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Human Rights Watch seeks release of ‘runaway’ Afghan women

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A US-based human rights group on Wednesday demanded the immediate release of Afghan women imprisoned for running away from home, welcoming promises from government officials to stop the detentions.

Up to 70 percent of the estimated 700 women and girls detained in Afghan prisons are being held for running away, nearly always for fleeing forced marriage or domestic violence, according to Human Rights Watch (HRW).

At a meeting last Sunday, Justice Minister Habibullah Ghalib, Women’s Affairs Minister Hassan Banoo Ghazanfar and the deputy interior minister, Baz Mohammad Yarmand, condemned wrongful imprisonment of women and girls for leaving their homes.

Afghanistan is an extremely conservative country, where unmarried girls are often confined to the home and forbidden from having any contact with men outside the immediate family.

“The public pledges by top Afghan government officials to end wrongful imprisonment of women and girls fleeing abuse sends an important message of equal rights for women,” said Brad Adams, Asia director at HRW.

“Now the onus is on President (Hamid) Karzai and his government to promptly free the women and girls who have lost months or years of their lives on these bogus charges,” he added.

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Around 50 percent of women and 95 percent of girls in detention are accused of so-called moral crimes, according to HRW research.

Under the constitution, running away is not considered a criminal offence but judges in Afghanistan have classified it as a crime, based on their interpretation of sharia law.

Police arrest girls and women who run away, usually on the recommendation of their fathers, brothers or husbands who typically accuse them of both running off and having sex outside marriage.

“President Karzai should immediately issue a decree prohibiting all arrests and prosecutions for ?running away’ and order the release of all women and girls currently imprisoned on this charge,” said Adams.

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The rights organisation also urged the government to do more to support 14 shelters, which provide the only refuge for women and girls leaving prison who are at risk of being killed by relatives for allegedly defaming the family.

Although significant progress has been made on women’s rights since a US-led invasion brought down the Taliban, many fear those gains are under threat as NATO troops leave and Kabul seeks peace with Islamist insurgents.

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Trump introduced his family at his official campaign kickoff — including ‘my late brother Fred, Jr’

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President Donald Trump introduced a long-deceased sibling moments after officially announcing his re-election bid during a campaign rally in Orlando, Florida.

"And I am profoundly thankful to my family, I have a great family. Melania, Don, Ivanka, Eric, Tiffany, baron, Lara, Jared, Robert, Marianne, Elizabeth and my late brother, Fred, Jr." Trump said.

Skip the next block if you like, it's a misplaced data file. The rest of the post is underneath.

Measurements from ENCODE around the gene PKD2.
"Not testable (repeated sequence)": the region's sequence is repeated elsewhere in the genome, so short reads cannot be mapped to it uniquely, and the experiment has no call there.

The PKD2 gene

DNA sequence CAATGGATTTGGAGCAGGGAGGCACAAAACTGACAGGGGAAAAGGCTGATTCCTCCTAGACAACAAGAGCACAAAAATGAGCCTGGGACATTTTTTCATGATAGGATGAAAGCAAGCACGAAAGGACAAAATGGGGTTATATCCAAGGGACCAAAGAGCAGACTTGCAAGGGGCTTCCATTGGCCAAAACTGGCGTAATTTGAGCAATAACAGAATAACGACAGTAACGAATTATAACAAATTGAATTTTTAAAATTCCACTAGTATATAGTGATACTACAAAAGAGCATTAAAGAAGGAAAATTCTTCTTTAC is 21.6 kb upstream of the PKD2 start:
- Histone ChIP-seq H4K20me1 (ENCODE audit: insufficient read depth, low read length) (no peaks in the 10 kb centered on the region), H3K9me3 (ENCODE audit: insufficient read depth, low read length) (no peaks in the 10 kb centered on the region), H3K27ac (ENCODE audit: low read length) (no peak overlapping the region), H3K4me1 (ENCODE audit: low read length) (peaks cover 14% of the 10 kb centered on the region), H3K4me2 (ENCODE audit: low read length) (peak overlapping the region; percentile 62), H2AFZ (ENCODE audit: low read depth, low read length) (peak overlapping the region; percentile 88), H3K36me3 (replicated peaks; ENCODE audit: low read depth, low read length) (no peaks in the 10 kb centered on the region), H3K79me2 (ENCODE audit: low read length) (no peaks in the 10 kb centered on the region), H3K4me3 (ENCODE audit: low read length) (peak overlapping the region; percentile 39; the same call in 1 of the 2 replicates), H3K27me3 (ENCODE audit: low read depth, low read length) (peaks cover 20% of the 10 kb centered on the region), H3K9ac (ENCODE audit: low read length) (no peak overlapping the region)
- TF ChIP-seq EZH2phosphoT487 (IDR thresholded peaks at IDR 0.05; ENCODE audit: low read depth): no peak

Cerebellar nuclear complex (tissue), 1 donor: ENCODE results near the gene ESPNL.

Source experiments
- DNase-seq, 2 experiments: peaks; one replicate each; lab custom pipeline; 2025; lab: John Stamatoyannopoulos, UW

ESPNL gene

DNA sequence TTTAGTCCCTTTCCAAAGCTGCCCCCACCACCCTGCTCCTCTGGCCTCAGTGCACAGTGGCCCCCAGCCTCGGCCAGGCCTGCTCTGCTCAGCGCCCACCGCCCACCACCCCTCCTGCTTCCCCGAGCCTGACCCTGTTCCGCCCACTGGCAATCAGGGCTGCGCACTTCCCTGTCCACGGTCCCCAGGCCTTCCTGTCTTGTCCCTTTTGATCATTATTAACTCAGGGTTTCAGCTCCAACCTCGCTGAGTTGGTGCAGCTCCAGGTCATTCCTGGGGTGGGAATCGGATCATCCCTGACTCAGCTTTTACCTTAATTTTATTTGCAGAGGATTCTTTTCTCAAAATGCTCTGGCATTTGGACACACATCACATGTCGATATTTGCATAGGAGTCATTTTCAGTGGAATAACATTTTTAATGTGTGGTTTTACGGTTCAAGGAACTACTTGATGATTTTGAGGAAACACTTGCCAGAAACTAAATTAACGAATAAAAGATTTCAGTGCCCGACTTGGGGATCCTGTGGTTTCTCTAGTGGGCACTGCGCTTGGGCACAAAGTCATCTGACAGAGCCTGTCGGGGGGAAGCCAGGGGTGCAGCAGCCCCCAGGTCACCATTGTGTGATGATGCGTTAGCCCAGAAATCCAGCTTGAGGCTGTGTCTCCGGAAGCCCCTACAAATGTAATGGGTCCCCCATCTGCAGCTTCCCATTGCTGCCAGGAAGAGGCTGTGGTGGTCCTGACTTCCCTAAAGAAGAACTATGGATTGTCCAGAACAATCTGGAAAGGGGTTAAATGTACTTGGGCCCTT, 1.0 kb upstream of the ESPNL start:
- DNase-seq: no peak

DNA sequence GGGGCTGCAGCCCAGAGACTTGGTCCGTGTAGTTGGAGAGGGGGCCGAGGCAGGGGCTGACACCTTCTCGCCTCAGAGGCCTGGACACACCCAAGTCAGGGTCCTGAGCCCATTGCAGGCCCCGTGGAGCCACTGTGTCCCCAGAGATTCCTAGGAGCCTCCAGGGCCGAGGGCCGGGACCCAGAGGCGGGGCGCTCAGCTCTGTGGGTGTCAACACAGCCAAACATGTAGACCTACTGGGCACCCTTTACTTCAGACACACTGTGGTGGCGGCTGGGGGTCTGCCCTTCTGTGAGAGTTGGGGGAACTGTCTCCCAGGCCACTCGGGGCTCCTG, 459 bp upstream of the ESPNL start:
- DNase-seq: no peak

Fred, Jr. was Trump's older brother and died of a heart attack almost four decades ago, passing in 1981.

"In a telephone interview last week, Mr. Trump said he had learned by watching his brother how bad choices could drag down even those who seemed destined to rise," The New York Times reported in 2016. Seeing his brother suffering led him to avoid ever trying alcohol or cigarettes, he said."

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Commentary

I don’t feel bad for Kyle Kashuv losing Harvard: He gets a glimpse of what it’s like to be black

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Kyle Kashuv losing his admission to Harvard is the dose of reality that America needs now.

Public opinion, at least on the internet, appears to be split over Harvard’s decision to disinvite Kashuv from joining its incoming freshman class. Kashuv, 18, rose to prominence as a young conservative star after he survived the Parkland shooting at Marjory Stoneman Douglas High School in 2018. While many of his other classmates used the media attention to advocate for gun control, as they fought to deal with the trauma of seeing their classmates murdered, Kashuv did the opposite, becoming the high school outreach director for the conservative group Turning Point USA, lobbying for more guns in schools, and even meeting President Donald Trump.

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2020 Election

Trump un-ironically worries a presidential candidate who refuses to concede and then shreds the constitution

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President Donald Trump officially kicked off his re-election campaign at a campaign rally in Orlando, Florida -- the 60th campaign rally of his presidency.

During the speech, Trump offered a good deal of projection as he made baseless accusations against Democrats -- on the same exact topics where he has been credibly accused.

"This election is a verdict on whether we want to live in a country where the people will lose an election, refused to concede to spend the next two years trying to shred our Constitution and rip your country apart," Trump argued.

Watch:

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